A few years ago, The Washington Post was looking for an answer to the following questions: “In a common place environment, at an inappropriate hour, do we perceive beauty?” and “If not in the right context, do we recognize talent?”
To find the answer, they put something “beautiful” in a common environment, at an inappropriate hour – totally out of context – and proceeded to conduct a social experiment.
The Beauty: Joshua Bell, regarded as one of the greatest violinists – one of the greatest musicians – in the world. He played one of the most intricate pieces ever written on an 18th century violin that was hand-crafted by Stradivari and is worth $3.5 million. Two days before the experiment Bell sold out a theater in Boston. Those seats were worth $100 each. To help paint the picture further, Interview magazine explained his violin playing as something that “does nothing less than tell human beings why they bother to live.”
The Place: Washington, DC Metro Station on a cold January morning.
The Hour: Morning rush hour, with nearly two thousand people heading to work.
It has been said that if an art curator took an expensive painting off the wall and stood it up outside against the building, that people would not appreciate it the same way. And Joshua Bell was just like that painting.
He played six classical pieces for 43 minutes. 1,097 people passed by. Only 6 stopped to listen – to appreciate the beauty of the moment – less than 2%. Bell’s hat was filled with a total of thirty-two dollars and change.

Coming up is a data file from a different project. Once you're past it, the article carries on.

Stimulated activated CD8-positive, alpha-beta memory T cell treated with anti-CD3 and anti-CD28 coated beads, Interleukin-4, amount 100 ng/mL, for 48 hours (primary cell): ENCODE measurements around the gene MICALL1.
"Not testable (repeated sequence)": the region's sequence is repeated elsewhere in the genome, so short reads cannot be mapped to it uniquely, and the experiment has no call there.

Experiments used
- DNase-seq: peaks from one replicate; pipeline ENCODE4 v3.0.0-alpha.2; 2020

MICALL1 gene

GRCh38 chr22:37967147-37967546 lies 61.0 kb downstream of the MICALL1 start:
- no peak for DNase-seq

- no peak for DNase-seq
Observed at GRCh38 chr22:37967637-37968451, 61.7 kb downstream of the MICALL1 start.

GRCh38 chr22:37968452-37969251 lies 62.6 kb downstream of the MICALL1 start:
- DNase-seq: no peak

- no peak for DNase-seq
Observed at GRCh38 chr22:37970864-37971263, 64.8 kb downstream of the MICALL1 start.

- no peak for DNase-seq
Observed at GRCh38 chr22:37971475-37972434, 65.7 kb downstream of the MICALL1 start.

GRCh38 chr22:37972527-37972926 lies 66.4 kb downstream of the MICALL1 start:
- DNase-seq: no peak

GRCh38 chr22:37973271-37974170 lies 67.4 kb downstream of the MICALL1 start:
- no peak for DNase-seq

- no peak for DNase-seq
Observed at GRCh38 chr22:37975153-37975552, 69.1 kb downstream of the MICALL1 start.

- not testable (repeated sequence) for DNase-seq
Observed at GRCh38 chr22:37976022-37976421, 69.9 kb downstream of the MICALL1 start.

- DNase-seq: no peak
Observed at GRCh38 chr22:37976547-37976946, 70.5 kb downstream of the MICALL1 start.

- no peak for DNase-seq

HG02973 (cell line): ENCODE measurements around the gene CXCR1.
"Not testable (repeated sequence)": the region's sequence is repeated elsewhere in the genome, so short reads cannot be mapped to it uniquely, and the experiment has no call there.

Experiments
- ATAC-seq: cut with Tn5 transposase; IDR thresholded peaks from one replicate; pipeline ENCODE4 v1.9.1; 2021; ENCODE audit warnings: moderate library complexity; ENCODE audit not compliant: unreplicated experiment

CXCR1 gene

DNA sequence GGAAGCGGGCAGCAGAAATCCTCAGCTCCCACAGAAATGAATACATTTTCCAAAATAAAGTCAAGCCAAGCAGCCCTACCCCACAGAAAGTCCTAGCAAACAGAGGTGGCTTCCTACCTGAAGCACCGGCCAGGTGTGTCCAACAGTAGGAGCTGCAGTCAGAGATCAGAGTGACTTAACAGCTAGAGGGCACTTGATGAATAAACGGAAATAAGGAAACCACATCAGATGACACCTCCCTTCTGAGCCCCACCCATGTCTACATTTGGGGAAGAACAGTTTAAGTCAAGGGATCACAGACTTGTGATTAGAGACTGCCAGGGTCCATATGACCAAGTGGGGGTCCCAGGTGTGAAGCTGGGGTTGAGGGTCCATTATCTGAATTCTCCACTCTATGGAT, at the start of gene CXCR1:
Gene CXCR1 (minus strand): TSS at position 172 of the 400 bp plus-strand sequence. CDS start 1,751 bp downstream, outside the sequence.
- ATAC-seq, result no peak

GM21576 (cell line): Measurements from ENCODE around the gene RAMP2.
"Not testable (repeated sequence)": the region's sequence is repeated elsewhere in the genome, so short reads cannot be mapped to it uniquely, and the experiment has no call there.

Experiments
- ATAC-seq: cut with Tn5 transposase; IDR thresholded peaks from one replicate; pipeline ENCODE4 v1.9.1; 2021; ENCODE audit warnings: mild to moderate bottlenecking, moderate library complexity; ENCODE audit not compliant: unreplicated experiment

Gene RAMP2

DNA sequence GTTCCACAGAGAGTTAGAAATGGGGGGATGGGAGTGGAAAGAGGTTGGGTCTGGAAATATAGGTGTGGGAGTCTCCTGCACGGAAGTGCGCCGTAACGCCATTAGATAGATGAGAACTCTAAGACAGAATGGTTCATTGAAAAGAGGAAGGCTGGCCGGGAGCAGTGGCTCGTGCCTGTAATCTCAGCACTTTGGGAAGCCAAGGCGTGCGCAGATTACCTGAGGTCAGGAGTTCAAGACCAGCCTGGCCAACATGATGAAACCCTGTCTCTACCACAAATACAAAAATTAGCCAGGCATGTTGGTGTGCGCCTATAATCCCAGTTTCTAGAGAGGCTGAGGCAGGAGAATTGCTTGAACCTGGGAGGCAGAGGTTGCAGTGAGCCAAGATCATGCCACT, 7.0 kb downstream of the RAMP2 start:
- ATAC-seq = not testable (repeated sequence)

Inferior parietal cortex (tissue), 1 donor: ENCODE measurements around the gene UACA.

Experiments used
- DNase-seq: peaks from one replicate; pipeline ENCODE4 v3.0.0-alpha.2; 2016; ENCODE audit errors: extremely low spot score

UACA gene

It matters in your brand. It matters in your perceived value. It matters in your bottom line.
And this is why it is so critical to create the most relevant message for the most specific segment of your audience, and to deliver it in the most context-appropriate manner.
The more you hone your specialty, the smaller your niche will get. The smaller your niche gets, the easier it is to deliver precise, relevant content. And all of that leads to your value being recognized and appreciated. I once read, “The clearer your focus, the greater your impact.” I put that quote on a note in front of my computer to remind me not to go off track.
Find the right context to display your talent and you will earn more money doing what you’re great at – and that, my friend, is beauty.
Wendy Brache builds and executes personal branding and online marketing strategy for executives and corporations in the high-tech sector. She is the author of Sales Force Branding: Differentiate from the Competition, and co-creator of the Sales Force Branding program. Wendy is a senior consultant specializing in B2B Corporate Social Media, Demand Generation and Marketing Automation, and is also a featured marketing technology speaker and columnist on renowned websites, such as Maria Shriver’s Women’s Conference, Chopra’s Intent.com and Denver’s GreatIdeasForKids.com